a href="http://www.lancasterarchery.com/archery-classic-register/#header">
Results 1 to 12 of 12

Thread: Vintage v.s. New bows?

  1. #1
    Join Date
    Oct 2006
    Location
    Bushnell , Florida
    Posts
    366

    Vintage v.s. New bows?

    I have been seeing on eBay, at a lot of 30 to 50 year old bows (made in the 50's thru 70's). Some of them look as if they were never used. What are the differences in performance in new bows, with fast flight string, and the vintage bows with B50 strings? Are there any real advantages to buying a new bow v.s. an older used bow?(assuming of course that the vintage bow is "like new", no stress cracks, straight limbs,etc.). I can buy the same model Bear 4 months old or 40 years old. Whats the difference? And since I,m looking for opinions, whats your favorite old bow that's not made any more, and whats your favorite currently produced bow. Thanks.



  2. #2
    Join Date
    Jan 2004
    Location
    Mississippi
    Posts
    5,343
    What are the differences in performance in new bows, with fast flight string, and the vintage bows with B50 strings?
    Dacron vs. the ff materials won't usually mean a big increase in performance, but the FF materials have several other benefits that make them well worth the money. I'd use them even if they were a little slower than dacron. I like the reduced hand shock, reduced stretch and creep, and the increased durability. I don't know of any reason to not use a FF type string on a bow that's made to accept it.


    Are there any real advantages to buying a new bow v.s. an older used bow?(assuming of course that the vintage bow is "like new", no stress cracks, straight limbs,etc.).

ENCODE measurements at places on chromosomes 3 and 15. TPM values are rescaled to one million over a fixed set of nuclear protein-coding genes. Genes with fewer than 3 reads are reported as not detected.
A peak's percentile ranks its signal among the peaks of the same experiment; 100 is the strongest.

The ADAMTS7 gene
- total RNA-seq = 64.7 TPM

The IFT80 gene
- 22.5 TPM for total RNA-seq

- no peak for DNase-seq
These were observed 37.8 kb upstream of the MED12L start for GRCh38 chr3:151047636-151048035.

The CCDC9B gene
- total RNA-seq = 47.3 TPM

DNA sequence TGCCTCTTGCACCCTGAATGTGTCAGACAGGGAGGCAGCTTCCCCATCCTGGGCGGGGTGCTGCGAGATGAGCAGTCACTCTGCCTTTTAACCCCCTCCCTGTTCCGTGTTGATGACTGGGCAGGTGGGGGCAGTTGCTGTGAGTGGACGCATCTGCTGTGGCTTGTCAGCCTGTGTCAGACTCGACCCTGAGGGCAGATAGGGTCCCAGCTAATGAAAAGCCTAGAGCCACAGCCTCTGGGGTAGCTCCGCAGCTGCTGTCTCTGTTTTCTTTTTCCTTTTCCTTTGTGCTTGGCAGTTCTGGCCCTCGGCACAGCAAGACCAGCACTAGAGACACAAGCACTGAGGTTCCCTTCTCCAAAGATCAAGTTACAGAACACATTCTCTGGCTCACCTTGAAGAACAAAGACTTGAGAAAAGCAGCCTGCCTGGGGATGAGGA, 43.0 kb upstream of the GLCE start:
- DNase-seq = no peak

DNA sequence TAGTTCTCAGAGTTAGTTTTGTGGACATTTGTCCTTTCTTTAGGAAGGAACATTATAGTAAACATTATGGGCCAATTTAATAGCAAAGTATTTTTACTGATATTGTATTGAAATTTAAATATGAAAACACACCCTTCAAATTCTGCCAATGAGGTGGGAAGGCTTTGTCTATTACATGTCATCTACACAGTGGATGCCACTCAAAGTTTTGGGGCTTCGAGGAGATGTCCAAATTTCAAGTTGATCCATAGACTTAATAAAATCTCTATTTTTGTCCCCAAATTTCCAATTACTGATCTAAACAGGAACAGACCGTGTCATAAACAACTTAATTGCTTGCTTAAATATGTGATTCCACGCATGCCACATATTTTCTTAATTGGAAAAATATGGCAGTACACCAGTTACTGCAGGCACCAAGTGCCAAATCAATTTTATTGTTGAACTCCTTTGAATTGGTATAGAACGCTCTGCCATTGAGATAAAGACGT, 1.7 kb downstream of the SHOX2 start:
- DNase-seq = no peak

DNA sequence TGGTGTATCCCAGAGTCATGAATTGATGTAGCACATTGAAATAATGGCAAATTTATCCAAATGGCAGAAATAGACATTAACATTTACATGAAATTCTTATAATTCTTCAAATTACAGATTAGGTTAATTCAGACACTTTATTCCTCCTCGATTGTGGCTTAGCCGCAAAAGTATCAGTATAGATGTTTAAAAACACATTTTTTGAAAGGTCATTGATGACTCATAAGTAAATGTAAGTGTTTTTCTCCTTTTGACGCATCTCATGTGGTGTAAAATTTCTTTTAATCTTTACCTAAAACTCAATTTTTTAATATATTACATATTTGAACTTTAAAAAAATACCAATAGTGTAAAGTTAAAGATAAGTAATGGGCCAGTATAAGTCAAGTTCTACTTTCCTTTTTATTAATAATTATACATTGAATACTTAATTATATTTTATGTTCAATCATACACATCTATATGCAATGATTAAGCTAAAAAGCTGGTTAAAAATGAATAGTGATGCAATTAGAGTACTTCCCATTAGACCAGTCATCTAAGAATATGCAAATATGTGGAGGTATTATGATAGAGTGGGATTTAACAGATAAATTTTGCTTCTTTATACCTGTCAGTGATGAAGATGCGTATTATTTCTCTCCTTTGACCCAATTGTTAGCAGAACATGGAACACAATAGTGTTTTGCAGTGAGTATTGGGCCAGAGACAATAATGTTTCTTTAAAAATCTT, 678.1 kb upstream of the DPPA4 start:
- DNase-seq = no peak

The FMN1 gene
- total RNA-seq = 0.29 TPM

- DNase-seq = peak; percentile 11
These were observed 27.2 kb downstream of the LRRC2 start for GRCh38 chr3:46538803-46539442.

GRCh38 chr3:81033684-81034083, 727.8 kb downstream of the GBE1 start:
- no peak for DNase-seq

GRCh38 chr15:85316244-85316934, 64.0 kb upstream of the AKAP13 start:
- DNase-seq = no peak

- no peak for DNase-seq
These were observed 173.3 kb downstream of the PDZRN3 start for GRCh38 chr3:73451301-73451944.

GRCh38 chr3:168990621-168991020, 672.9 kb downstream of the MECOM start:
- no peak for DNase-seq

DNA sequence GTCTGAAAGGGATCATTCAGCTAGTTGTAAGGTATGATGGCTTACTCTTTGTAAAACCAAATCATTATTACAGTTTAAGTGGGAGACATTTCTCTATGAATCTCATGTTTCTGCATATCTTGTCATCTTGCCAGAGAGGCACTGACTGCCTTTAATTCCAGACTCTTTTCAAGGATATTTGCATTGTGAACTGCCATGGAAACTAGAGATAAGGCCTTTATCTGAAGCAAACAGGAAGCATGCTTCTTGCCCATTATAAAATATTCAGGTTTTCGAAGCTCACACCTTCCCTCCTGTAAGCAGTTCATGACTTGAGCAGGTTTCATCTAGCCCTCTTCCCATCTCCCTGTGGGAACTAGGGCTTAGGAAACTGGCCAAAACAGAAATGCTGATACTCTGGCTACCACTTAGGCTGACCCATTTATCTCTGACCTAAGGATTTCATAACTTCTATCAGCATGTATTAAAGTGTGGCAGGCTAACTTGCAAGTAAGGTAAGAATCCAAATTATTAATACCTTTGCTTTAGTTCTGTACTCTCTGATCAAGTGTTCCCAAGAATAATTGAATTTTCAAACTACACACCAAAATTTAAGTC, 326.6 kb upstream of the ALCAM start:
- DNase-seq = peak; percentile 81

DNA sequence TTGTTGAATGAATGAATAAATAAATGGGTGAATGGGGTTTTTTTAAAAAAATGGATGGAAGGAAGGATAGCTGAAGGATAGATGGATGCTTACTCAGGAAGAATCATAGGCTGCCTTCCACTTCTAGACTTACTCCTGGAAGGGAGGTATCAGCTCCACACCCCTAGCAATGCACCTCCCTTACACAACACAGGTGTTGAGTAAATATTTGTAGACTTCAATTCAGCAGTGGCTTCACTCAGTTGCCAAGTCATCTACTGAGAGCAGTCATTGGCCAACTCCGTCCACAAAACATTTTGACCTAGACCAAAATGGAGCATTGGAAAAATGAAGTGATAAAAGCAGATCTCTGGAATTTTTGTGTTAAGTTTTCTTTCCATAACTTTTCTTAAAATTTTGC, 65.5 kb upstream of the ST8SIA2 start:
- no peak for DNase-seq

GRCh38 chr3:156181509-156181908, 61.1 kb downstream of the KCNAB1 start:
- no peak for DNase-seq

New bows come with a warranty.

    I can buy the same model Bear 4 months old or 40 years old. Whats the difference?
    Depends on what bows you are comparing, and the opinion of who you ask. I rarely shoot old bows anymore, but of the Bear bows I've shot I liked the old ones better than the new.

    And since I,m looking for opinions, whats your favorite old bow that's not made any more, and whats your favorite currently produced bow.
    I don't really have a favorite old bow, but there's lots of good ones still around. Pearson, Bear, Shakespeare, Root, Wing....you might even get lucky and find an old Black Widow or Chek-Mate someone is willing to sell--those don't show up often though.

    My current favorte is my Chek-Mate longbow--has been for several years--but there's lots of great bows on the market today.

    Chad
    Support the Future of Archery--Support the NASP

  3. #3
    Join Date
    Mar 2005
    Location
    Hancock County,Indiana
    Posts
    2,229
    I love the oldies! But you'll be hard pressed to find em without stress cracks, no biggie though

  4. #4
    Join Date
    Feb 2009
    Location
    A place in Northern Utah.
    Posts
    3,150
    Hey Chad, is that the crusader you're talkin about? By the way, what ever happened to the Firebird? Wasn't that a Check-mate bow? It's in your trophy room. Anyway, I really like the old Bear Grizzly's and some of the Super Grizzly's. I like the turquois wood in certain ones. My favorite new bow is the Check-mate Raven.

  5. #5
    Join Date